Since the effects of recreational cannabis depends on the user, it’s difficult or impossible to know exactly how someone will react to using the drug. Some users experience anxiety, fear, distrust, or panic. This may cause an acute psychosis, which includes hallucinations, delusions, and a loss of the sense of personal identity. In contrast to the trace amounts of THC found in medical marijuana, which is also prescribed with specific usage instructions by a physician, it is significantly safer to use medical marijuana in order to treat any medical condition.

In addition to the psychological effects that THC has on the mind, it also significantly impairs judgement, motor coordination and reaction time. A study conducted by the Road Safety Observatory found that there is a significant relationship between a person’s blood THC concentration and impaired driving. Their findings concluded that marijuana is the illicit drug most frequently found in the blood stream of drivers who have been involved in motor vehicle accidents, including fatal ones. Statistics aren’t yet available on the correlation between motor-vehicle accidents and those under the influence of “recreational marijuana”, however, considering their levels of THC are considered comparable, we can assume that the same risks apply.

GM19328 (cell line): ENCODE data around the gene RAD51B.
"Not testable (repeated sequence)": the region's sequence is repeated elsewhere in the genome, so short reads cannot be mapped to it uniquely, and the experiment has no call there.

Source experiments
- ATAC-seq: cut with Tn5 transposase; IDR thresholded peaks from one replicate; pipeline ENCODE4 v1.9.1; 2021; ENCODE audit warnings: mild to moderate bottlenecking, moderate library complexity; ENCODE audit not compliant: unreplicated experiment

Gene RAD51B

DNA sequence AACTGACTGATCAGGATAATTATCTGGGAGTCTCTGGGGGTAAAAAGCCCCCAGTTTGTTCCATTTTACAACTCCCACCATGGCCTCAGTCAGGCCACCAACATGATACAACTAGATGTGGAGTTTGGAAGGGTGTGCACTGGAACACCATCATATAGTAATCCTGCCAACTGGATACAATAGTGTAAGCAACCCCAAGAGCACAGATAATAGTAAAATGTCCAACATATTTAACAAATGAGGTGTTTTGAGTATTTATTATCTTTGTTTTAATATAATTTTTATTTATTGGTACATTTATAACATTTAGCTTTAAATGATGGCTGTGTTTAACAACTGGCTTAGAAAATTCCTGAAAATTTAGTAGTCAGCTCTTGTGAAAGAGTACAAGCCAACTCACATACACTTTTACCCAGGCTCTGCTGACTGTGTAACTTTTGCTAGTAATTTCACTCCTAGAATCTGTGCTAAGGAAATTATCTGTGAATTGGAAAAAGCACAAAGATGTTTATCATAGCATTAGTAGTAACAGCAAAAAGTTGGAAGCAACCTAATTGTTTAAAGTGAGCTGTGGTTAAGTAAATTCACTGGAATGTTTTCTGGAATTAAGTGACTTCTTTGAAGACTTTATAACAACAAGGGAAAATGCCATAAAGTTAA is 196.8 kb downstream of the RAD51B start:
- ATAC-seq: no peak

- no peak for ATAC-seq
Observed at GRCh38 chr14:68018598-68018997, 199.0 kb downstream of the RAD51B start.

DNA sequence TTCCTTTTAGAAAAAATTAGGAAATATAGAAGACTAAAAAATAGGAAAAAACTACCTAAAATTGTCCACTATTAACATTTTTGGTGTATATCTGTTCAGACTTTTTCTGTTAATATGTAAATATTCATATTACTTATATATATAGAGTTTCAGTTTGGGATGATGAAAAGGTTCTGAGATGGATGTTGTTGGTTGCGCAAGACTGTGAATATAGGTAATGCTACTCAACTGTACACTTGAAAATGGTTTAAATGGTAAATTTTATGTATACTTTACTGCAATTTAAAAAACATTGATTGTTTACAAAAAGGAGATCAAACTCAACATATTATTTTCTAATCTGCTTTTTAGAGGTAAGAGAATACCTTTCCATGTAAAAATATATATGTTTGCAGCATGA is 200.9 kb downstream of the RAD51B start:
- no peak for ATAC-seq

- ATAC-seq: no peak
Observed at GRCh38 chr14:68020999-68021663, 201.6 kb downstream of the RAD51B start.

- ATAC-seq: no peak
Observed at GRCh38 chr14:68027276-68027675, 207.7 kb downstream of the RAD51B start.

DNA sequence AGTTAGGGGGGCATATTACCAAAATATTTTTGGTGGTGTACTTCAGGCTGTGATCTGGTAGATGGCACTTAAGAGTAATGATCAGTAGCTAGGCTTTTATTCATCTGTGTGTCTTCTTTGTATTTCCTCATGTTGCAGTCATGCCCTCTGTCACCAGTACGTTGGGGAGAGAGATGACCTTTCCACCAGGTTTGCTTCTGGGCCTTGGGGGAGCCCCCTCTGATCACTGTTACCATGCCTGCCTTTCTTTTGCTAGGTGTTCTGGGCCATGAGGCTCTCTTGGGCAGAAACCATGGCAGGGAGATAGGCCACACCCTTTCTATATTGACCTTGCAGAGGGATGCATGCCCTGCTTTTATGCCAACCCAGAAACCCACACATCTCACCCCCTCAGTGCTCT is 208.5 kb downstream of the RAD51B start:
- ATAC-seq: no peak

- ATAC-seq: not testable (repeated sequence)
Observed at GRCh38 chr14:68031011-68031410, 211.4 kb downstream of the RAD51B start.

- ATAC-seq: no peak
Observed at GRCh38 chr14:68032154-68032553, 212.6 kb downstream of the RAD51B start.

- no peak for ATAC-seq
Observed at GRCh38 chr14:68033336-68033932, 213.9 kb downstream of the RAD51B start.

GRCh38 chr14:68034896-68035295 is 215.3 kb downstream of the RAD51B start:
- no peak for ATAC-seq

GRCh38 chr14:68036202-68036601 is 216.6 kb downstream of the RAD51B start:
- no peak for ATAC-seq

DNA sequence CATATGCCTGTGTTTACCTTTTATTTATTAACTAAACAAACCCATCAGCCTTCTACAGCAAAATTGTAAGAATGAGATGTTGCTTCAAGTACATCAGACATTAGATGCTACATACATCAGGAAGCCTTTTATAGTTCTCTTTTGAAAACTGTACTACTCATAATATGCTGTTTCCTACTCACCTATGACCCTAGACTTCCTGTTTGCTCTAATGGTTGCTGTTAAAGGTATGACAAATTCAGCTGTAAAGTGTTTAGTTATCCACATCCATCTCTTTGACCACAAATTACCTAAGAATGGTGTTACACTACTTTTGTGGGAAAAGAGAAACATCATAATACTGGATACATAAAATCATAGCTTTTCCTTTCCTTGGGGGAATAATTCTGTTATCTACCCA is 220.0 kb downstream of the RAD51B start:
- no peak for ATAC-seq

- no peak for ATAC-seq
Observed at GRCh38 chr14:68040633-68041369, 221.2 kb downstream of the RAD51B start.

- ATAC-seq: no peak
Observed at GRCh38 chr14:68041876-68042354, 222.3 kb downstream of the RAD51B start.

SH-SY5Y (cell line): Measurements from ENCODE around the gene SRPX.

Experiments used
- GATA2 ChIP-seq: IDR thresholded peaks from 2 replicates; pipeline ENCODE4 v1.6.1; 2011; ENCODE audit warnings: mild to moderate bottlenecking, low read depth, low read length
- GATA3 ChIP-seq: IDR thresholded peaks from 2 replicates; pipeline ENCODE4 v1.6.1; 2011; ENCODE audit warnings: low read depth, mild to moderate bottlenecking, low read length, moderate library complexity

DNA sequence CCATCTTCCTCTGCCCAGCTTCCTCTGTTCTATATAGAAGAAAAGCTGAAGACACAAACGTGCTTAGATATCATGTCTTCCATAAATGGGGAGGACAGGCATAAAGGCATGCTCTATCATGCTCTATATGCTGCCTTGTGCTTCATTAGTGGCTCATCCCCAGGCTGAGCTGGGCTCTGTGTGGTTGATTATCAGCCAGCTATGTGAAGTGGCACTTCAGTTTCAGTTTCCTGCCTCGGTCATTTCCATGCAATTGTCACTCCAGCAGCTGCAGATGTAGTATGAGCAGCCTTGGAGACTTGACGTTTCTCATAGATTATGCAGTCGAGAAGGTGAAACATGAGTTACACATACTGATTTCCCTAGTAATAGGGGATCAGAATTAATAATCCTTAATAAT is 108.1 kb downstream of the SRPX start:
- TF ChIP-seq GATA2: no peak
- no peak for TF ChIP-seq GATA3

But THC is not only temporarily dangerous to the user’s mind, many studies have found significant correlations to recreational cannabis use and permanent regressive brain development. A study from Northwestern University found that heavy users who began in adolescence had the potential do develop structural abnormalities in certain brain areas. Another study in New Zealand found that continued marijuana use starting in adolescence was associated with an average loss of 8 IQ points measured in mid-adulthood. Additional concerns include memory and cognition problems, risk of addiction and schizophrenia in young people.